Would you spend $2500 on photography classes to learn how to use your high-end Nikon and then go out to take photos with an iPhone? Probably not, because most of the stuff you learned with the camera can’t be practiced or applied with an iPhone. Sure, you’ll get some good shots, but you’ll feel unfulfilled, knowing that you have the ability of doing much better work with equipment that supports your new knowledge and skills.
Most dancers aren’t snobby – they simply want to use what they paid to learn.* They are seeking a return on their investment because they spent a big chunk of hard-earned money learning it.
Learning has a catch: Use it or lose it. To truly learn it, you gotta use it.
What’s the point of learning new things if I spend my evening adjusting for (or struggling through) other’s wonky technique instead of practicing what I paid to learn? Some people invest thousands of dollars so they can do amazing things with other skilled dancers – not so they can do basic moves with people who think technique is overrated.
Tango is a technique driven dance that isn’t for everyone (depending on your expectations). I don’t say that to be elitist; I say that to be honest. If you are sitting out a lot or getting passed over by people who you want to dance with, find a pro with extensive expertise in correcting and teaching technique.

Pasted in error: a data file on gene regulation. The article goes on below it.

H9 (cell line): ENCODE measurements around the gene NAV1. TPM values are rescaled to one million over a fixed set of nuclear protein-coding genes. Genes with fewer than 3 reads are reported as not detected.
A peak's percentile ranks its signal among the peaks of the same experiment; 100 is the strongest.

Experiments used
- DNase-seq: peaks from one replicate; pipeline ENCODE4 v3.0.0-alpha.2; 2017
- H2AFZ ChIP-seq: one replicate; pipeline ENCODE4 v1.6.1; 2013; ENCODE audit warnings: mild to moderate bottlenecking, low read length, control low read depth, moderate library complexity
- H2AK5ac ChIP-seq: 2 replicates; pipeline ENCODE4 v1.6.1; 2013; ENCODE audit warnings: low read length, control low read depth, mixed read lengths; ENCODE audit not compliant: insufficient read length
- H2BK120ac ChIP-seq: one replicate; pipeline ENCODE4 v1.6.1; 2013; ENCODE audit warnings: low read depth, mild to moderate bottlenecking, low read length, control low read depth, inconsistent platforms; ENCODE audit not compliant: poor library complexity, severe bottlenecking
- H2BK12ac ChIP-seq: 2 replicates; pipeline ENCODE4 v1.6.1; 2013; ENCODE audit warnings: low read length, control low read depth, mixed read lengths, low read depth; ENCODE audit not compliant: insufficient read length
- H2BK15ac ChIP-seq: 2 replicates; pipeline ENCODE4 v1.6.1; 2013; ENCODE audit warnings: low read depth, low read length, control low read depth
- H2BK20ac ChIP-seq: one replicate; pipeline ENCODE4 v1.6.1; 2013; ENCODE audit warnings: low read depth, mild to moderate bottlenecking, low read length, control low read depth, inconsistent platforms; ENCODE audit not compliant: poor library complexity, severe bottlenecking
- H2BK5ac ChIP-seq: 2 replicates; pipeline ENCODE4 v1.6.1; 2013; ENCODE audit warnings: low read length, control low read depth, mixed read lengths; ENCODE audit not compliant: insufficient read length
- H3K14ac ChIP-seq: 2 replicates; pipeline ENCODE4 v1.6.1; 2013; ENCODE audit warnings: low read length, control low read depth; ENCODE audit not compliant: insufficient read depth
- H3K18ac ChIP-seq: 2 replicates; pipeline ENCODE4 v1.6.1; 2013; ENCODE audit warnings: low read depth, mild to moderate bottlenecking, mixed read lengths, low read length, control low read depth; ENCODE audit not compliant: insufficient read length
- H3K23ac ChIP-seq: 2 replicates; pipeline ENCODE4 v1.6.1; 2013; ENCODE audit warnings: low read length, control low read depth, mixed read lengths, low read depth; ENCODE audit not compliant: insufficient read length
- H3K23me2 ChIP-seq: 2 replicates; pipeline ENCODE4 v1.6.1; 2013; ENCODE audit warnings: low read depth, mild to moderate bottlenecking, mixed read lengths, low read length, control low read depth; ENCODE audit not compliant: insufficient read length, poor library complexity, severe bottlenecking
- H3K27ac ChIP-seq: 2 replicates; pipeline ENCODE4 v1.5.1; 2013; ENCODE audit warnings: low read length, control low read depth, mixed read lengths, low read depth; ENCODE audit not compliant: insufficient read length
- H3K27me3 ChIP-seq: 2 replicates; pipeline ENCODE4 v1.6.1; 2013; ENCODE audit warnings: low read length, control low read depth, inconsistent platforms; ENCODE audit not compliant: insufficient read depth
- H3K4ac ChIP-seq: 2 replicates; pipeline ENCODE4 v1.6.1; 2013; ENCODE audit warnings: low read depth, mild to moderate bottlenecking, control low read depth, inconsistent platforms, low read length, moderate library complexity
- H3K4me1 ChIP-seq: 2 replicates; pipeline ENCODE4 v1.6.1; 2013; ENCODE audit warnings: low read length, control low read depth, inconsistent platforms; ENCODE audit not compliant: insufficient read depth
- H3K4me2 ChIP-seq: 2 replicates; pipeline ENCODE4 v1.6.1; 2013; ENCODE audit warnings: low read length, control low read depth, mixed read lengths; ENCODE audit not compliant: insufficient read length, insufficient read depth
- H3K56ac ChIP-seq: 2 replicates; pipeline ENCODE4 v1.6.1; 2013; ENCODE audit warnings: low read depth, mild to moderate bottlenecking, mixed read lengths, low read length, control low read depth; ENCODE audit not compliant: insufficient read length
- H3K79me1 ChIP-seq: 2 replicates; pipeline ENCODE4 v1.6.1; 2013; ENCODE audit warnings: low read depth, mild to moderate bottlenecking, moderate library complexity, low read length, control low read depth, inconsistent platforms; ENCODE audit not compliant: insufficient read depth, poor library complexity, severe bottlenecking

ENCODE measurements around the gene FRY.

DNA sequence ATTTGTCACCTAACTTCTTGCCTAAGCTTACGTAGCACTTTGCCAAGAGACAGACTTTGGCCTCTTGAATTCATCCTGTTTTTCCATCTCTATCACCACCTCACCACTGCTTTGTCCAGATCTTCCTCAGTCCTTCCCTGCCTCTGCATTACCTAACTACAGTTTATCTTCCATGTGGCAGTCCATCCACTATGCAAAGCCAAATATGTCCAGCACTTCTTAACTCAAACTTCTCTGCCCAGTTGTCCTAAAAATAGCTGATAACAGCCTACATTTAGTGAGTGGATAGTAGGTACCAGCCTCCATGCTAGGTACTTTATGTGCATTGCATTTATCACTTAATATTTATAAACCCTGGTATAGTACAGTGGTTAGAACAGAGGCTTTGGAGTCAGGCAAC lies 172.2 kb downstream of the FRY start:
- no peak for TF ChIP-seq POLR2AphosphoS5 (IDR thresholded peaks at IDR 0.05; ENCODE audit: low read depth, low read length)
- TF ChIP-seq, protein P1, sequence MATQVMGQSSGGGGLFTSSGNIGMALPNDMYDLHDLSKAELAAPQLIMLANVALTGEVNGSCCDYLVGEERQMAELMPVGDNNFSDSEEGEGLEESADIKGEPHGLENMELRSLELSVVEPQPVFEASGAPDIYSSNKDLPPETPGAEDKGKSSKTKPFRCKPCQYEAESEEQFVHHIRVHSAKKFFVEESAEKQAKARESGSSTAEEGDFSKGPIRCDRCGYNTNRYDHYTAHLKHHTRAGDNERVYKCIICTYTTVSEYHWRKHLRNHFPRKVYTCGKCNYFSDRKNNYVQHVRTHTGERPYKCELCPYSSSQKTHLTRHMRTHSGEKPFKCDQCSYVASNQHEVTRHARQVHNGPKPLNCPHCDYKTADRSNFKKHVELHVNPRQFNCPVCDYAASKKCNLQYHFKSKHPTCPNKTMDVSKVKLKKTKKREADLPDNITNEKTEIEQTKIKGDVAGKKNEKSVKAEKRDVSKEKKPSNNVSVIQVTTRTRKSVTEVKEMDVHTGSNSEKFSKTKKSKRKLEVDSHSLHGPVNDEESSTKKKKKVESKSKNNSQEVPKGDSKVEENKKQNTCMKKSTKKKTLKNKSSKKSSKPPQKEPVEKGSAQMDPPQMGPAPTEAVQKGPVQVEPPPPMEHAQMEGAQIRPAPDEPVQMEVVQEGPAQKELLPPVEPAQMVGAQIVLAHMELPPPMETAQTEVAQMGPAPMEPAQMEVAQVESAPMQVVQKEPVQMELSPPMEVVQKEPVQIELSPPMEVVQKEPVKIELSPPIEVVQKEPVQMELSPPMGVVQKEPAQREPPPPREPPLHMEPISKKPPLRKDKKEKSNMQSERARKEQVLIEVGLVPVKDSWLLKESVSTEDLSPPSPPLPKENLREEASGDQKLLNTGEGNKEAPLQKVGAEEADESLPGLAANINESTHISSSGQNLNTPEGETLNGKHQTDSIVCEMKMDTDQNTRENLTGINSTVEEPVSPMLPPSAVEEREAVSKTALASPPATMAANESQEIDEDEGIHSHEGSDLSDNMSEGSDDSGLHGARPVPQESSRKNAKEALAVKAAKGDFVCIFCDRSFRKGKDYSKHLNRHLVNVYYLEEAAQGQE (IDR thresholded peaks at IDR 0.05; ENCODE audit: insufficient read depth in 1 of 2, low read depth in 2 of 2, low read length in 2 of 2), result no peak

If you won’t work on your own technique, then stop complaining about what other people “should” be doing (i.e., asking you to dance anyway or learning how to lead/follow better). If you refuse to rise up then get used to sitting down.
If we want to dance with better dancers, let’s get serious about our art and become better dancers… develop the skills under the right pro and people will seek YOU out. We all have to earn it – just like the “snobby” people did.
* There is a difference between seeking to dance at one’s level versus being overtly rude or denying others of basic courtesies. Honestly, I have found nearly everyone I have met to be incredibly warm and kind upon getting to know them a bit. And please don’t mistake shyness, introversion or intimidation as snobbery or rudeness. Give the benefit of the doubt and get to know people first.
For the serious dancers: there is no harm in taking care of your own needs first. Just remember to reach back and help someone else along the way (just as others likely did for you). Community and karma matter in this world.